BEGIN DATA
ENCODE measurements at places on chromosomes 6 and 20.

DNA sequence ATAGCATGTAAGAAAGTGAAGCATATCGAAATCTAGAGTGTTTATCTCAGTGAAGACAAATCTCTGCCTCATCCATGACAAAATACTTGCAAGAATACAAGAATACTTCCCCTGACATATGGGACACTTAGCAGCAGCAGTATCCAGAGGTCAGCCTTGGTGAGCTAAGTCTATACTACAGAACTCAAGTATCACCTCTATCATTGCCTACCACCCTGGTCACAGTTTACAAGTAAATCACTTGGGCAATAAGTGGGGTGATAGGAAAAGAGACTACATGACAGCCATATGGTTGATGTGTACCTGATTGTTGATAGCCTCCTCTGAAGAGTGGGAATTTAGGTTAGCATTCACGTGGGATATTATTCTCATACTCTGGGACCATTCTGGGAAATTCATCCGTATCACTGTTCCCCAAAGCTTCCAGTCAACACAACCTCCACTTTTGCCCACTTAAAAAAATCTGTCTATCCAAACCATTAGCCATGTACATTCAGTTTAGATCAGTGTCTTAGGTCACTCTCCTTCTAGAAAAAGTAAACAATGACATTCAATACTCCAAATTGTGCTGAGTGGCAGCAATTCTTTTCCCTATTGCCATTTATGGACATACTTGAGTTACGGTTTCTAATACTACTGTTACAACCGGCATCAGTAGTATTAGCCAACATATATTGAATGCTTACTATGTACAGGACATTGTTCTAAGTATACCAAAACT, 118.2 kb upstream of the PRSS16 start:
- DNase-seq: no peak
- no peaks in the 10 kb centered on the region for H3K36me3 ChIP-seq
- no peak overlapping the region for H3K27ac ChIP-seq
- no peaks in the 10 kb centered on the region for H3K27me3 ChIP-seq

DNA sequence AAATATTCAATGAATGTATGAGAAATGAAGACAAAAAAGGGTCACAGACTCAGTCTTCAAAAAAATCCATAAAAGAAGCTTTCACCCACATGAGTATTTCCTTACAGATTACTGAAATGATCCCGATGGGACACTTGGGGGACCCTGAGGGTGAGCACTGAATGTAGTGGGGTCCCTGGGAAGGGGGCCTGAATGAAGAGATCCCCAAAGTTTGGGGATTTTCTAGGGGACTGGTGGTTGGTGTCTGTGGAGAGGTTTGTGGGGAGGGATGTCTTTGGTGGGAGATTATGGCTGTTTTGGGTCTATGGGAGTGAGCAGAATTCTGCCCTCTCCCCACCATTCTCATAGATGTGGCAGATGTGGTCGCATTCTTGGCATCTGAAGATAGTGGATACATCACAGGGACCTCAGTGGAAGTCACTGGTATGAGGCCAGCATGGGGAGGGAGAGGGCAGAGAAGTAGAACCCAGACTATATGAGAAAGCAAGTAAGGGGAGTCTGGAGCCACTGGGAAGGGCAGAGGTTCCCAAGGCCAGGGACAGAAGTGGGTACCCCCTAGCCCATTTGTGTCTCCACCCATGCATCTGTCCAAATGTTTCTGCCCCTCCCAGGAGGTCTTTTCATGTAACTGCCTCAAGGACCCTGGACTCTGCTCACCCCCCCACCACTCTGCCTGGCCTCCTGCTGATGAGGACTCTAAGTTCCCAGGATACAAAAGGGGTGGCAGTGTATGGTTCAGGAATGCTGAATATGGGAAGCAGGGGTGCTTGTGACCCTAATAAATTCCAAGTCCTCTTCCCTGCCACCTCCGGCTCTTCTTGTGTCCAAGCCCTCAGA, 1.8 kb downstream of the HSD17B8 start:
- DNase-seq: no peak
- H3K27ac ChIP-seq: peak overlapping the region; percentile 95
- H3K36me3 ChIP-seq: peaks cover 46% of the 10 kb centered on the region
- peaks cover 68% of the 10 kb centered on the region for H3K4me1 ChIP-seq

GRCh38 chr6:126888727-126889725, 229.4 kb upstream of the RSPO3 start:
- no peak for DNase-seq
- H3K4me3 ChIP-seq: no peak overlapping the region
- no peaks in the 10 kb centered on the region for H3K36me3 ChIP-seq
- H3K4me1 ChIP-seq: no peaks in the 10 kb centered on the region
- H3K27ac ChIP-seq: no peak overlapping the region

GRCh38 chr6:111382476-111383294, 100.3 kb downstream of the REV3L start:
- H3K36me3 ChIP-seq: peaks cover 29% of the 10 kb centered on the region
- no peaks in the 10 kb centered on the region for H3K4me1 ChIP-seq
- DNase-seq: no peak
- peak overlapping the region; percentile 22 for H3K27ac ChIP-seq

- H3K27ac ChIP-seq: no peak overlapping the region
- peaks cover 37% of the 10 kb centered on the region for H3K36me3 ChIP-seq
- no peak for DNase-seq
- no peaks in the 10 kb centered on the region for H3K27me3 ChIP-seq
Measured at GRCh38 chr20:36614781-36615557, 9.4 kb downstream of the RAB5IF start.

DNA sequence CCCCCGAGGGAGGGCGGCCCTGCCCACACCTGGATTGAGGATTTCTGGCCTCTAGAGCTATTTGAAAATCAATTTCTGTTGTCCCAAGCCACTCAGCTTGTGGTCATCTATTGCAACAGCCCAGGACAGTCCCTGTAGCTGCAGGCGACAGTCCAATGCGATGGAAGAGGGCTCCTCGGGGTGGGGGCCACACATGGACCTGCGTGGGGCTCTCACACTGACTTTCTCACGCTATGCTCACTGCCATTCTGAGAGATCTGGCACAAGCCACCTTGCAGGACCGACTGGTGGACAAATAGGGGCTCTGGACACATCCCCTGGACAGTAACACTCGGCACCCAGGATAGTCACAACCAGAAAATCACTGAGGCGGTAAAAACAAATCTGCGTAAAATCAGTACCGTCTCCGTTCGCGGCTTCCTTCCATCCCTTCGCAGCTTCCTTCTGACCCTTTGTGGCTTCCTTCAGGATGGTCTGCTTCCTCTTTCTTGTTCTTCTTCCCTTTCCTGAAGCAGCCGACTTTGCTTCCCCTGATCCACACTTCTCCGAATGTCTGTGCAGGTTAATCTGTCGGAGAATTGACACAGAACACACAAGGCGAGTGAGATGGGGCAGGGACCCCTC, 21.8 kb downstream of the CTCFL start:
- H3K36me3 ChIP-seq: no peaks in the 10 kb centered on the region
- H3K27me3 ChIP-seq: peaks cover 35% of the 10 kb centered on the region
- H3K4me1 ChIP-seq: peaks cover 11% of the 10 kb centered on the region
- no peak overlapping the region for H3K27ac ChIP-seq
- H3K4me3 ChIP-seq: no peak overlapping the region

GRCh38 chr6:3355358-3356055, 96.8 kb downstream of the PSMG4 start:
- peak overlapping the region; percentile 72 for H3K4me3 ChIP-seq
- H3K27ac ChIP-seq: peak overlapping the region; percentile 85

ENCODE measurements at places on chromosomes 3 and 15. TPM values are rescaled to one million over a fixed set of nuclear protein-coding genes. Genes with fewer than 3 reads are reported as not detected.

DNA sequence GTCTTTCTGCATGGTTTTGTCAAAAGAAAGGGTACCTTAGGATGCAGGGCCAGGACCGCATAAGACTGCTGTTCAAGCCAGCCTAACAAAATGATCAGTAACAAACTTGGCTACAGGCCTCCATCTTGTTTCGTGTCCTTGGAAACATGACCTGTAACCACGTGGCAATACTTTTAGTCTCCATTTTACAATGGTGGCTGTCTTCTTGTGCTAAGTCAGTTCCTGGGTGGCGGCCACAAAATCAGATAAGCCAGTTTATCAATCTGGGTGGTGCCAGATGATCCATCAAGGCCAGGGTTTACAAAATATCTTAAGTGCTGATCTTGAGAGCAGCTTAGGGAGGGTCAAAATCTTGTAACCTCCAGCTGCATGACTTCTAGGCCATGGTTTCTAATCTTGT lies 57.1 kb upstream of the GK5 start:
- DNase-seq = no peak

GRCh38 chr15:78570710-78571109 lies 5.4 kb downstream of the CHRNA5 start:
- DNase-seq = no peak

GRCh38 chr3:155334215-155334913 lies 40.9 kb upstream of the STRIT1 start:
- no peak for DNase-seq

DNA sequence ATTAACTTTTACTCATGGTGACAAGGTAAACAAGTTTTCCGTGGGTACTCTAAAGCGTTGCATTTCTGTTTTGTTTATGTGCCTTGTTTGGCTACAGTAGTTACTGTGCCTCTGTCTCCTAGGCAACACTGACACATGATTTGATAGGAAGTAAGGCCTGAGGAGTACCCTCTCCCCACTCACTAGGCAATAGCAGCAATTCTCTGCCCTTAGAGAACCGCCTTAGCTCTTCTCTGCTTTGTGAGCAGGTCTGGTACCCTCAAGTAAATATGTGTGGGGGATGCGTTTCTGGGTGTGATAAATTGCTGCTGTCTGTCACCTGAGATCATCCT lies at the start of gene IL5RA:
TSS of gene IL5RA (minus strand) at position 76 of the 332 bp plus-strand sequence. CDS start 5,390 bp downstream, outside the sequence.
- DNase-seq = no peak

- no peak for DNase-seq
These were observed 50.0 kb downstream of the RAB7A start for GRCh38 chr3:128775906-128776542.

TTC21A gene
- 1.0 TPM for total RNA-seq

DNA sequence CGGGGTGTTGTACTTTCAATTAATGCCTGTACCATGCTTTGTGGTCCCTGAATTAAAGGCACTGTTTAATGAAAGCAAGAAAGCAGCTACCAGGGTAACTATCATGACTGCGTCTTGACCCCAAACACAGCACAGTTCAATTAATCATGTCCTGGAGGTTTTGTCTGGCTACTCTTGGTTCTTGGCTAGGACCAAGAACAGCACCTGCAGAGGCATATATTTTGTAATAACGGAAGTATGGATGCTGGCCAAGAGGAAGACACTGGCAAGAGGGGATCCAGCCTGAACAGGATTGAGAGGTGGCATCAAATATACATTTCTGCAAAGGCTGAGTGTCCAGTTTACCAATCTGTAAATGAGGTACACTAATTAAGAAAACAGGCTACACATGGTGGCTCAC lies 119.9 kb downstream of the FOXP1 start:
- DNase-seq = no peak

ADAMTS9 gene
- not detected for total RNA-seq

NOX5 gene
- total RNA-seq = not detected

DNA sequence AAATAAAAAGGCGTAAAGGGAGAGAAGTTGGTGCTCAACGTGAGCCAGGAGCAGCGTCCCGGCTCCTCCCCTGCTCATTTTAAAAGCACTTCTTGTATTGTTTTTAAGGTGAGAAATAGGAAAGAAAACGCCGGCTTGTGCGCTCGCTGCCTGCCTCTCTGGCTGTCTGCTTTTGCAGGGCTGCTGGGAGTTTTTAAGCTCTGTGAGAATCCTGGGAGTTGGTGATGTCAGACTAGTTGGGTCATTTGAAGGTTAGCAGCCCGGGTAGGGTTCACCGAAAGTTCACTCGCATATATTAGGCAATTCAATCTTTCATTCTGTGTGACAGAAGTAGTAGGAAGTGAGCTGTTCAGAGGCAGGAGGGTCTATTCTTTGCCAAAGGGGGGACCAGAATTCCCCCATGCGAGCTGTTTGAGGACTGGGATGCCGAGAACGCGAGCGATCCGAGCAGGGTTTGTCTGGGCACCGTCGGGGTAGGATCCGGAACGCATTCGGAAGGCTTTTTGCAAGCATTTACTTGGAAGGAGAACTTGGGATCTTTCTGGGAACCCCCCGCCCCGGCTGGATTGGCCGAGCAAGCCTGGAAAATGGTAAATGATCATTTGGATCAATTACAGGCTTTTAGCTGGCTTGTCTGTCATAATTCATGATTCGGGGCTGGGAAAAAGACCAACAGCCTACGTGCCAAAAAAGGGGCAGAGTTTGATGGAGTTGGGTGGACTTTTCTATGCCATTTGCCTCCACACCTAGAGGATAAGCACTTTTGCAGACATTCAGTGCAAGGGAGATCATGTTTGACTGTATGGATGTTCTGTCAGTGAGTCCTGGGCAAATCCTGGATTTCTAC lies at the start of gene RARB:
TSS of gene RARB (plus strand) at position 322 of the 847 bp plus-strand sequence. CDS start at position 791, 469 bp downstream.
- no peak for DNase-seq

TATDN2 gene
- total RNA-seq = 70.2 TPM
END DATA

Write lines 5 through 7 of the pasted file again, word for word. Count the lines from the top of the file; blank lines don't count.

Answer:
- no peak overlapping the region for H3K27ac ChIP-seq
- no peaks in the 10 kb centered on the region for H3K27me3 ChIP-seq

DNA sequence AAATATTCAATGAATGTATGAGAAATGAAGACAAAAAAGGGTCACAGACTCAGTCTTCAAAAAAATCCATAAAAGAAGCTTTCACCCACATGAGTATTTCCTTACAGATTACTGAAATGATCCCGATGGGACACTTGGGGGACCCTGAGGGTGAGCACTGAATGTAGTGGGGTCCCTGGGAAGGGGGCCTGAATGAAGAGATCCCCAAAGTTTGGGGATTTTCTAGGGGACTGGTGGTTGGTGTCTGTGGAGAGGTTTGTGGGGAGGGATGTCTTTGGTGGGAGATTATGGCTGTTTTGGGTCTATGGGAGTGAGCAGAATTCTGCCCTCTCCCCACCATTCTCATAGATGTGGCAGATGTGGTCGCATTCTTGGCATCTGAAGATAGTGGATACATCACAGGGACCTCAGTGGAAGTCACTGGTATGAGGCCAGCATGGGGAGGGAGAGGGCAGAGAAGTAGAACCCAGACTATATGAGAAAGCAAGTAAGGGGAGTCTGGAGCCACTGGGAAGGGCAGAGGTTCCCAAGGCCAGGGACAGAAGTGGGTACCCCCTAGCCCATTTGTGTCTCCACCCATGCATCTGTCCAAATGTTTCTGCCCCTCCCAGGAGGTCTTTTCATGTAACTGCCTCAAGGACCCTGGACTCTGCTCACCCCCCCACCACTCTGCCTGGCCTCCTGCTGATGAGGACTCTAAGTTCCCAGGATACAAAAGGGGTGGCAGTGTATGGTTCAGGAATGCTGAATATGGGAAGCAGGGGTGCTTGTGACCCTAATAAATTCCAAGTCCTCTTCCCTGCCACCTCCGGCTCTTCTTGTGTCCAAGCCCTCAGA, 1.8 kb downstream of the HSD17B8 start: